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JAMA Revisited |

The House: Its Unique Problems in Hygiene

JAMA. 2015;314(8):839. doi:10.1001/jama.2014.11944.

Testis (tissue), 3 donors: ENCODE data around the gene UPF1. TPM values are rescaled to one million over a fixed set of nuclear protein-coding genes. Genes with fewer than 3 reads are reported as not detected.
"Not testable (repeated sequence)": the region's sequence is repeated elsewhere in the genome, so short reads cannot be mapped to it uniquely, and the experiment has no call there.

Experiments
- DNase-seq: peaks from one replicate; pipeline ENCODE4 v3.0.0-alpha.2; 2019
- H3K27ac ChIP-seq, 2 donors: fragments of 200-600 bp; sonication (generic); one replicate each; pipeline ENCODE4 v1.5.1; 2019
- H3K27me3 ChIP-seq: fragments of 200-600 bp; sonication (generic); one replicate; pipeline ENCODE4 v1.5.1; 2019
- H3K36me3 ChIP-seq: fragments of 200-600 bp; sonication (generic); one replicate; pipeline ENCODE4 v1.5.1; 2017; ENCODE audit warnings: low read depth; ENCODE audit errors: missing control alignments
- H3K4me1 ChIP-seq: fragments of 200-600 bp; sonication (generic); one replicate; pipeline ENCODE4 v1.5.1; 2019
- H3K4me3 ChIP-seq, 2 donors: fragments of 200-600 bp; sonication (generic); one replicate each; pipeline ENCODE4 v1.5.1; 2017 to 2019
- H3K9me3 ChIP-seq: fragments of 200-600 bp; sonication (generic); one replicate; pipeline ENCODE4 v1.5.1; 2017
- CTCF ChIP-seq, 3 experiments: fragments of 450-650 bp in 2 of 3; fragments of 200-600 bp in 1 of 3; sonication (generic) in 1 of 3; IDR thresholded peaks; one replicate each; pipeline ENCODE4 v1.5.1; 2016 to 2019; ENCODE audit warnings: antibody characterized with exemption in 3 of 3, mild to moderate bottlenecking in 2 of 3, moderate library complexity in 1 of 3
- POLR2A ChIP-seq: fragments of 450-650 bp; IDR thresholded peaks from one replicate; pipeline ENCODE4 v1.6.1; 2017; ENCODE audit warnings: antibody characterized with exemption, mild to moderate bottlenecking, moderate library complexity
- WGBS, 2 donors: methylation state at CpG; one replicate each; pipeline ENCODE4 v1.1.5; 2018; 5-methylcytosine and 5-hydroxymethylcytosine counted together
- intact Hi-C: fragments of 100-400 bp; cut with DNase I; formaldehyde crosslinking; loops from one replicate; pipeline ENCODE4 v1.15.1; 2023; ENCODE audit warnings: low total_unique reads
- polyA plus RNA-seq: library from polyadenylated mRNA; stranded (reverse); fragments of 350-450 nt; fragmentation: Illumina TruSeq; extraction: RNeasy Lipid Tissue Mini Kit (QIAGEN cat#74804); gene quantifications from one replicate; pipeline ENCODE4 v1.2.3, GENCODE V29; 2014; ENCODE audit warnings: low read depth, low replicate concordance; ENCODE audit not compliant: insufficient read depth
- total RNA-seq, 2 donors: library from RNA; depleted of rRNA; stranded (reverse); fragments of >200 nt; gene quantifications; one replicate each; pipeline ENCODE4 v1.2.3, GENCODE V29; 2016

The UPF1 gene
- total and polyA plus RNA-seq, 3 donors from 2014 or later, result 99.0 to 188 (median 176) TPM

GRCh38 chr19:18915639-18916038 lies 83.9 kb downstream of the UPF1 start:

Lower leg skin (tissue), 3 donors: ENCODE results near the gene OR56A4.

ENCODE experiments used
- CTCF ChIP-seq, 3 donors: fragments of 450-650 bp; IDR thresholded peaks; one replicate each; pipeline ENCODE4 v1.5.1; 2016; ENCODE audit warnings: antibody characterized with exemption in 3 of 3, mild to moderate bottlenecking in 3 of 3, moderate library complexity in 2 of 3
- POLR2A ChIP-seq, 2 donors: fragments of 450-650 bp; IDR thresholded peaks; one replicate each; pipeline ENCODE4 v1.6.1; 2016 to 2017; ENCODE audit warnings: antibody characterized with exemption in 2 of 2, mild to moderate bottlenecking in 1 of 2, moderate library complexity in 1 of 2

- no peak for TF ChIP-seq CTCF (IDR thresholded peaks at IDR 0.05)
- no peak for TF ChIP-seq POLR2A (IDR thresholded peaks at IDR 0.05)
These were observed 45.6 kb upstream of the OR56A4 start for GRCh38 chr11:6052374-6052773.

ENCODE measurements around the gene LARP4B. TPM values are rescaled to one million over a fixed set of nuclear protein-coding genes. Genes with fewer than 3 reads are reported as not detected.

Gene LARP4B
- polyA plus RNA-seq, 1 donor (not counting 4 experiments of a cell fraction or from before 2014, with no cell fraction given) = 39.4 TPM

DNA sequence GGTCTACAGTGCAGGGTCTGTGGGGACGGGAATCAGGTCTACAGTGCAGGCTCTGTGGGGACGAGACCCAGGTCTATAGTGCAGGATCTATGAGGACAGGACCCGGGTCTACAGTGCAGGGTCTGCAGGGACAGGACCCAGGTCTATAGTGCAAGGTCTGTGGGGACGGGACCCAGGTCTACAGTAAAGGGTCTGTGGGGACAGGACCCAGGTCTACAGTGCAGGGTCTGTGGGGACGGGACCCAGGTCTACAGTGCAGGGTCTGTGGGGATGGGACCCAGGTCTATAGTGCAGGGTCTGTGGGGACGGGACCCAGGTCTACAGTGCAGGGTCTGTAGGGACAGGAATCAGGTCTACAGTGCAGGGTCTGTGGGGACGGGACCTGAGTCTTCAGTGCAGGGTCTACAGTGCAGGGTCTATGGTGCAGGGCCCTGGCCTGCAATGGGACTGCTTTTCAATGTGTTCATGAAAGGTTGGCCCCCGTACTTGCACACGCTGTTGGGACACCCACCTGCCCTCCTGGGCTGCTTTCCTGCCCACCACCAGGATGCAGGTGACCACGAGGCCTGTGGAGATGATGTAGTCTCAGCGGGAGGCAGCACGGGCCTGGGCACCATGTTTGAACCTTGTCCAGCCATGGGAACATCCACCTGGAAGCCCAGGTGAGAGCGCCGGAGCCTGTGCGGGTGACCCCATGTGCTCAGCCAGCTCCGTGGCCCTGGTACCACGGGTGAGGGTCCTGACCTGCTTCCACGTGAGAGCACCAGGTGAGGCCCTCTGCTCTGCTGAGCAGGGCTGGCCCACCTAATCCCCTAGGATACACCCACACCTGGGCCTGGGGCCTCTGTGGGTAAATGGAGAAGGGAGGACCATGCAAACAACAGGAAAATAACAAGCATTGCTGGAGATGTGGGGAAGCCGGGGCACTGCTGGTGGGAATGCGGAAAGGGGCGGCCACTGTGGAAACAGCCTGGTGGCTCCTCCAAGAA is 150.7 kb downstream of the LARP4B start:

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A house erected in accord with modern science and the builder’s art must satisfy a few apparently simple needs. These have been cleverly summarized in the following words:1 protection from the elements, from cold and heat, from rain and snow and damp, from intruders who might interfere with the family safety or possessions; water at hand; some way of getting rid of waste; space for the family, for all their occupations and belongings; room for a guest: these were sought by even the cave dwellers. And we have not passed beyond these simple needs. Our enemies are of a different kind, but the daily paper shows that we must pay for safety locks; and while wild animals no longer prowl about, we find it almost impossible to keep out rats and mice and harmful insects. The “house” fly is now called a “typhoid” fly, and not permitted even as a casual visitor. To all these needs we have added what the cave man did not seek for, since his life was largely out of doors. We must have air and sun within doors. Doctors are now talking about house diseases. Tuberculosis is one of these, and the fight against it must be made, in part, just here. It is for sun and air that we have to pay large rents in town; and it is partly to secure these in our large dwellings that tenement-house commissions exist, to protect those who cannot protect themselves. Then, too, there must be protection against fire, not only by the fire department but also in the house itself. Modern nerves, moreover, demand quiet. We may want our own phonograph, but we do not care to hear our neighbor’s, and walls and floors must be built to keep out sounds. We call these simple needs. They would seem to be human rights; but even now, in this twentieth century, how many houses rank 100 per cent. in all these: in warmth and coolness at proper seasons; perfect dryness, ventilation and lighting; safety from fire and intruders; and room for each member of the family to be by himself, and to keep an open door to guests? Yet, we cannot be as well or as happy or as useful as we should, until these are achieved.


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